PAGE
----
A small plaque to a young veteran in a New York park tells a very American story of sacrifice.
I am always astounded to read articles on The Free Press that I don't think I would ordinarily choose to read and then come away glad that I have read them. I found this very moving, especially the ending, and I thank the author for sharing this.
I was born in Caen, Normandy and raised in a village a few kilometers north. Like all kids going to school in this region, I was taught extensively about World War II since this war left a lot of scars here (Caen was destroyed at 85% By allied bombing on D-Day and even today, non detonated munitions are regularly unearthed on construction sites, whole areas have to be evacuated for the munitions to be exploded safely by specialized technicians).
I visited the Omaha Beach American War Cemetery with my school has a kid, and back then I looked at it only from an intellectual standpoint: "These are the graves of dead American soldiers who fought in Normandy during World War II". And didn't think about it much more.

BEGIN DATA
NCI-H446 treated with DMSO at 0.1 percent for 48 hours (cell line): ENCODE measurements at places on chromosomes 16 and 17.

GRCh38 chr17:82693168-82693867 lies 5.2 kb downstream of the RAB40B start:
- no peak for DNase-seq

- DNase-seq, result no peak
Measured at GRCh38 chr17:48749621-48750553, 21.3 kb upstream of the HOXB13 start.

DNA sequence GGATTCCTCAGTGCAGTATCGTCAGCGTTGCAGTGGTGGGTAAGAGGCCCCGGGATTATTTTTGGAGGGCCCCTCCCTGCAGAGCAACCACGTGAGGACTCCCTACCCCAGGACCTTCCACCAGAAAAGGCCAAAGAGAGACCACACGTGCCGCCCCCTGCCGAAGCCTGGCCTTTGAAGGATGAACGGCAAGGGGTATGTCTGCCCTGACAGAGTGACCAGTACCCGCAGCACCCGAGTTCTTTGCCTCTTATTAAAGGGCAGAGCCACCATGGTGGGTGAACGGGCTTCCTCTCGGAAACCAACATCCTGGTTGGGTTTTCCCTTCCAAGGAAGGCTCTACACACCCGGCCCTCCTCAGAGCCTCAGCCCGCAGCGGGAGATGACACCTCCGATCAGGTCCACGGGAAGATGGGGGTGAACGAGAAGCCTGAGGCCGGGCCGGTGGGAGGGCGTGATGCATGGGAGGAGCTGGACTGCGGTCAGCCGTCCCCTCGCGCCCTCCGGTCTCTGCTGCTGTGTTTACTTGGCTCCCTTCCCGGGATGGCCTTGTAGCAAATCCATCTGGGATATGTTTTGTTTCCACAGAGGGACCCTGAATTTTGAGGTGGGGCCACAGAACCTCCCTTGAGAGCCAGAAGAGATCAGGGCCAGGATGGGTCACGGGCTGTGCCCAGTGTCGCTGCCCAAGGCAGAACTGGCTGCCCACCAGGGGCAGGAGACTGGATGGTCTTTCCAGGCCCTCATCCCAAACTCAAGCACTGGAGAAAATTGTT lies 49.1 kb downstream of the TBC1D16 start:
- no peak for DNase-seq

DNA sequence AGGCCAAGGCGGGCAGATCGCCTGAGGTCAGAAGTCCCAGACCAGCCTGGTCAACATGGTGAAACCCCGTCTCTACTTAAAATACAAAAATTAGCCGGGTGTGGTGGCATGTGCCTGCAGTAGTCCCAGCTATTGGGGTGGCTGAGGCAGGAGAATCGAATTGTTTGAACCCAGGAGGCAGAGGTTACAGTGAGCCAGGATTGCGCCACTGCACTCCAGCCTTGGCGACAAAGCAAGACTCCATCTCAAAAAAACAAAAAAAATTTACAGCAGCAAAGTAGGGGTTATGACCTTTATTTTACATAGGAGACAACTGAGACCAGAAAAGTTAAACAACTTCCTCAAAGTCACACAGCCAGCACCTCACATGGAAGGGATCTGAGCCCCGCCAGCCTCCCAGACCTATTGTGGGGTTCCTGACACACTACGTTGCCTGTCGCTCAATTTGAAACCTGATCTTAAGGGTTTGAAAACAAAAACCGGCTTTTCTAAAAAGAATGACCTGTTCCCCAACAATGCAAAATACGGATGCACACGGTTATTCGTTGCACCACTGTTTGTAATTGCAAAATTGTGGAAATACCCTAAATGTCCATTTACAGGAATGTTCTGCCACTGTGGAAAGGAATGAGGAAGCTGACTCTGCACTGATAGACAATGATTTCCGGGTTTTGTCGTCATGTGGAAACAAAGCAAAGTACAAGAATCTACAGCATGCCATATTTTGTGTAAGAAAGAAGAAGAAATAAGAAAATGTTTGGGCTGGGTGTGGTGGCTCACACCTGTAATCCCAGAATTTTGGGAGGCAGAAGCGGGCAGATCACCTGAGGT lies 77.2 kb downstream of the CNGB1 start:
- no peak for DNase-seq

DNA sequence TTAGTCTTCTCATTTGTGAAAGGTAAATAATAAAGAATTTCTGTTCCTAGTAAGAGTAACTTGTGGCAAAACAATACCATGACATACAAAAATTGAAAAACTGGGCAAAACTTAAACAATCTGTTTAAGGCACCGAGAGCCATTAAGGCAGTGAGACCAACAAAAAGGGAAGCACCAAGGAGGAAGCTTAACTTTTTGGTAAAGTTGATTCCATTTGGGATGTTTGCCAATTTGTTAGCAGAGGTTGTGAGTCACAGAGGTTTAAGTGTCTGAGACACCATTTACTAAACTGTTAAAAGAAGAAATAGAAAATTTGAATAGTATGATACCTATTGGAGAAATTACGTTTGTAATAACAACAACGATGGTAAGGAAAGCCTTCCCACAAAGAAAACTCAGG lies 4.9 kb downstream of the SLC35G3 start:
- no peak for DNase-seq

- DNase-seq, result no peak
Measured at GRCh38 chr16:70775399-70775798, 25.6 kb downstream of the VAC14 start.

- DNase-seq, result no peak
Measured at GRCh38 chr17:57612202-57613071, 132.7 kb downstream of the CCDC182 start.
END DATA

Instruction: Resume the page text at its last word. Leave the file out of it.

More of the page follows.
A few years ago, when I was on a vacation at my parents', I decided to pay a visit to this beautiful place. This time, being in my late twenties, I was able to look at all these white crosses from an emotional standpoint, as I read the birthdates and dates of death on the crosses. Most of these soldiers were 18, 19, 20...
And I realized fully then, that these young men had crossed the Atlantic to fight in France, in order to defend the idea they had of Freedom, in a foreign land far from home. Some survived a few weeks, some were barely able to advance a few meters on the beach, but all contributed to the Allies victory and the liberation of Europe.